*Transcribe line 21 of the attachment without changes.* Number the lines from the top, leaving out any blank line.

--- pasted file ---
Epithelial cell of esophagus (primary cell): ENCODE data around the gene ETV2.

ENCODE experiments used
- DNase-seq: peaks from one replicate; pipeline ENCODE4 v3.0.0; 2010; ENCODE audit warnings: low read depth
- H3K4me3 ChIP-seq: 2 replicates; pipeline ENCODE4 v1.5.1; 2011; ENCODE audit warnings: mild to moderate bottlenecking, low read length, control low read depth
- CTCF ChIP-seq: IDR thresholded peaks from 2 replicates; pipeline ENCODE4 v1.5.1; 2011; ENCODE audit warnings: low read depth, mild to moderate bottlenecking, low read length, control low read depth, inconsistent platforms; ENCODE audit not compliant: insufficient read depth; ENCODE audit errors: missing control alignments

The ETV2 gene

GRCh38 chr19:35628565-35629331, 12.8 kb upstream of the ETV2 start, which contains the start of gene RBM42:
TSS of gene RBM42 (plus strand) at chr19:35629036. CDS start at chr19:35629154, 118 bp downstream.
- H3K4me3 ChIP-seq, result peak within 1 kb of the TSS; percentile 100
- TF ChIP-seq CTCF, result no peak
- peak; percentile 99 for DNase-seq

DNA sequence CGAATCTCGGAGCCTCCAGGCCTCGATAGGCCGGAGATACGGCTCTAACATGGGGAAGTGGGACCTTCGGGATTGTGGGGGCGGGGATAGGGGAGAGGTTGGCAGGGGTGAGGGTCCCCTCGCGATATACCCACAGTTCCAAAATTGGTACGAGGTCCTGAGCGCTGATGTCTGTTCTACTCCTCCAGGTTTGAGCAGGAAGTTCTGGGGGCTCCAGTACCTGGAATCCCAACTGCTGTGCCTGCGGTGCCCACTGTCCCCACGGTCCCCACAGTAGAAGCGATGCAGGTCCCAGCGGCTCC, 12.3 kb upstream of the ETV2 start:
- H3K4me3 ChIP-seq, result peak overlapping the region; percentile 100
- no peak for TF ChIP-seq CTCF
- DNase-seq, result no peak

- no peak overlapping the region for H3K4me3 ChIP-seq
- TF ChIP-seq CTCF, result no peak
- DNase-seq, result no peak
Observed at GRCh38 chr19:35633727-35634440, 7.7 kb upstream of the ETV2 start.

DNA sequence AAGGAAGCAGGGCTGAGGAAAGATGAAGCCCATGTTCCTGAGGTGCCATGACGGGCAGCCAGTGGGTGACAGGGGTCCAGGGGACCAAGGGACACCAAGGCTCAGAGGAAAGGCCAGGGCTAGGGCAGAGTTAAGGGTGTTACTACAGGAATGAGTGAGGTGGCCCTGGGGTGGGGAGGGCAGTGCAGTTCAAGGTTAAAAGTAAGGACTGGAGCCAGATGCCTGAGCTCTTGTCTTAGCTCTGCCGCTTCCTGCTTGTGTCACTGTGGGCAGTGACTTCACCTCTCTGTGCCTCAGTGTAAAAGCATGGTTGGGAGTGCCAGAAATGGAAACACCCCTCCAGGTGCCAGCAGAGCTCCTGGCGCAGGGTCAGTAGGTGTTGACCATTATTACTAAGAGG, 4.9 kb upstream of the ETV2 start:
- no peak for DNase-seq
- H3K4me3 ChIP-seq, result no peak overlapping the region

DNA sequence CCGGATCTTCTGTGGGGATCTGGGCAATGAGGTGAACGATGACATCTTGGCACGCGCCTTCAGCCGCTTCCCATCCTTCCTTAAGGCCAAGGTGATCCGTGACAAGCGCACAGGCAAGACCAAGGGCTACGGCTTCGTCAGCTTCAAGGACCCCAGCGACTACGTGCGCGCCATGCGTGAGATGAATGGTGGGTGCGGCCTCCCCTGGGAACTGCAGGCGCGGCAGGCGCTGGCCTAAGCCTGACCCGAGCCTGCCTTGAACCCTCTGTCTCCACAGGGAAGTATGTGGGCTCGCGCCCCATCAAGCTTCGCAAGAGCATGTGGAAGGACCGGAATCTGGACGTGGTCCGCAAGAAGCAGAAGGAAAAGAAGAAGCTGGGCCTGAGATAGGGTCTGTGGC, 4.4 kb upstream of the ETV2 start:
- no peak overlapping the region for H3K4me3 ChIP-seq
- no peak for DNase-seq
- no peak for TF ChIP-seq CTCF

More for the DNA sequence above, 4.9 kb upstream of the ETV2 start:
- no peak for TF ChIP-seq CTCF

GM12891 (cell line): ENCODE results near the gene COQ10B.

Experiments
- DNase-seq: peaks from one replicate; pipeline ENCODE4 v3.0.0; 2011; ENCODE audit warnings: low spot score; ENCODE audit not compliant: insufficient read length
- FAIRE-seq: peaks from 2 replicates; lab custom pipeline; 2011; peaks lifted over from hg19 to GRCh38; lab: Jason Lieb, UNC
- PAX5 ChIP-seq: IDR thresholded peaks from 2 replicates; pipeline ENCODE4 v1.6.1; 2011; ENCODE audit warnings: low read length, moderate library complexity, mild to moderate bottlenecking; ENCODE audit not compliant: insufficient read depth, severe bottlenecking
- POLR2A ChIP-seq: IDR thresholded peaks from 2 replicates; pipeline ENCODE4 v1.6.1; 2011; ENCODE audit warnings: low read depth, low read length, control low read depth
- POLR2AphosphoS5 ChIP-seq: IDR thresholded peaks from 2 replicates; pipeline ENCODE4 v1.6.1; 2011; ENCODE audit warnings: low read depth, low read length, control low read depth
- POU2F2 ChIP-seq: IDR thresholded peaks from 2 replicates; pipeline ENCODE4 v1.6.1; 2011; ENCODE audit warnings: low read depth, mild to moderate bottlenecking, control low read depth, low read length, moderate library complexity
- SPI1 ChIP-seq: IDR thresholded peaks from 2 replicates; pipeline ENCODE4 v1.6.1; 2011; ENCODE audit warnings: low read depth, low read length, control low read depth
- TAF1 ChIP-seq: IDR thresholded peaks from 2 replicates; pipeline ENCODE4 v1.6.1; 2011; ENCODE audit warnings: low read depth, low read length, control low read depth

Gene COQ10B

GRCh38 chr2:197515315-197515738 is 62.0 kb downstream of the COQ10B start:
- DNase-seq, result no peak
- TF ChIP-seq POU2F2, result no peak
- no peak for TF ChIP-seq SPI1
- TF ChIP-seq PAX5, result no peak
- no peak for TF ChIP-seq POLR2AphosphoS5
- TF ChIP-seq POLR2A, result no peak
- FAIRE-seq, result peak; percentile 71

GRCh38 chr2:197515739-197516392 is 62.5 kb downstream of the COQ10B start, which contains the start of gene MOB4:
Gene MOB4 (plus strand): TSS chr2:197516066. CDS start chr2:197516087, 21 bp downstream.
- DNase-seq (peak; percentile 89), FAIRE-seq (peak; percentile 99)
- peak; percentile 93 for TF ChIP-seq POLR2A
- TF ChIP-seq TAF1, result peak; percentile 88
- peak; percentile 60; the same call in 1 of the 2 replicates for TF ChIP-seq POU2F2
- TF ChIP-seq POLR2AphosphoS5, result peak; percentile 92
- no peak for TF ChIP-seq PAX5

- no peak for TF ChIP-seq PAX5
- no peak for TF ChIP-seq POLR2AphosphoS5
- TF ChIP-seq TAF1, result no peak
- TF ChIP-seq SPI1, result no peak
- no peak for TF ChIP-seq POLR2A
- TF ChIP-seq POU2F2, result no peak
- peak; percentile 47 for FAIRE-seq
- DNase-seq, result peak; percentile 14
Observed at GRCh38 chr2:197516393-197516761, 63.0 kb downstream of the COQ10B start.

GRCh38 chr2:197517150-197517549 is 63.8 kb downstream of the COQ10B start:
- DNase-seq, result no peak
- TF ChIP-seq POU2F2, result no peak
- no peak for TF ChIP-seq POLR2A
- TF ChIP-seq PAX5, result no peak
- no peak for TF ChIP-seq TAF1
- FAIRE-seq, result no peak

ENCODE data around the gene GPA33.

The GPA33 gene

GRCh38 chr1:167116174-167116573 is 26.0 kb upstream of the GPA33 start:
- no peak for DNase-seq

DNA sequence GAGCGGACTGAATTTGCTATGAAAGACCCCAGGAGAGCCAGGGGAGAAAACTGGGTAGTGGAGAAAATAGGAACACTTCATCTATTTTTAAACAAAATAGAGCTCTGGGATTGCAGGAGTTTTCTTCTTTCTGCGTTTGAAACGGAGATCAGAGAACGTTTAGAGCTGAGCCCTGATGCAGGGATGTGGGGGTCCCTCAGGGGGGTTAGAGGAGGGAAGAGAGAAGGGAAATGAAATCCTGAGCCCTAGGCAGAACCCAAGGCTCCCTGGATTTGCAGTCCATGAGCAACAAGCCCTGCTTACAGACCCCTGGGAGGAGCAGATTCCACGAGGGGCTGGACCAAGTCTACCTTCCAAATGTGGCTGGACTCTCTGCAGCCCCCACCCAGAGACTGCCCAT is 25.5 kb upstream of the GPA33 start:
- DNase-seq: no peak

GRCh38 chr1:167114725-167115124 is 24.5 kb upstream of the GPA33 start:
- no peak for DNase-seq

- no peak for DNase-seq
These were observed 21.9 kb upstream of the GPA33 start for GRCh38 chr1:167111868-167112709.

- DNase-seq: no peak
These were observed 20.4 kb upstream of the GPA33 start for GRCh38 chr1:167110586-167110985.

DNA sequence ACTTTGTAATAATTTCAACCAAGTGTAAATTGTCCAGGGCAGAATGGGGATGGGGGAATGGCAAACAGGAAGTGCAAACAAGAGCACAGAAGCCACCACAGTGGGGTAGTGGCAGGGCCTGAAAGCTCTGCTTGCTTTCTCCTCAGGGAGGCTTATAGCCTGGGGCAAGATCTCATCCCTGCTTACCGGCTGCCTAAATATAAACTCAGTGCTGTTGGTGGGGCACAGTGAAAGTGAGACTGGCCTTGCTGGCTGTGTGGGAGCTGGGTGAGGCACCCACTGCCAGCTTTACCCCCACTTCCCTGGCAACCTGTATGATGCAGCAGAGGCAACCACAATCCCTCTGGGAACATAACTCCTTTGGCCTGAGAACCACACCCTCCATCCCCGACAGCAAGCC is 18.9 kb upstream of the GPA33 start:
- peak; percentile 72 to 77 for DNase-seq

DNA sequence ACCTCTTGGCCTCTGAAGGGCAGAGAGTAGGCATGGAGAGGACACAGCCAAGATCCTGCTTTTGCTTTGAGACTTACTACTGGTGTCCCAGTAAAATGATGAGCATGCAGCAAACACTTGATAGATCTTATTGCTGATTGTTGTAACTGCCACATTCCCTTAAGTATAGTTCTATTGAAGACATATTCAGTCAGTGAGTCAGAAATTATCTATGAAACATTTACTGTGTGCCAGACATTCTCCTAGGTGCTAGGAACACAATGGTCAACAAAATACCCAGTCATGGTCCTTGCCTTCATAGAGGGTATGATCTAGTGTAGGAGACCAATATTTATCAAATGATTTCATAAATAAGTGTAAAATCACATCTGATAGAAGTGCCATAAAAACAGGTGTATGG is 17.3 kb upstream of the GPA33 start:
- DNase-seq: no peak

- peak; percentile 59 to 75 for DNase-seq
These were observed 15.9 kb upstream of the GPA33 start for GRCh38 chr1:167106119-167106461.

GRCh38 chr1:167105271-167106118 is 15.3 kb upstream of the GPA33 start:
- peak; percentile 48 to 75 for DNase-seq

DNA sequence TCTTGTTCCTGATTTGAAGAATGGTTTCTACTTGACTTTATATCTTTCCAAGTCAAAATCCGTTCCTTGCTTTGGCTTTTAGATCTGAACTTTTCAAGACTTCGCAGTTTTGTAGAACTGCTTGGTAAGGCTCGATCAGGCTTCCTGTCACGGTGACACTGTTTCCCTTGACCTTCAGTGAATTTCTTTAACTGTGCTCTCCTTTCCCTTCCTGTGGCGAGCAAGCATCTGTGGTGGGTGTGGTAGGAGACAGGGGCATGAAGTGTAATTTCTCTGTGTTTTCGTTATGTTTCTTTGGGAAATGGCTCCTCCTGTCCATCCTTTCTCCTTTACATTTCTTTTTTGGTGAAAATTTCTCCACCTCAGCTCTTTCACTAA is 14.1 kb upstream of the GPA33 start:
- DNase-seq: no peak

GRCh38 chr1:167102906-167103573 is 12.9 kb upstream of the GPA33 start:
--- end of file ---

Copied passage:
- no peak for DNase-seq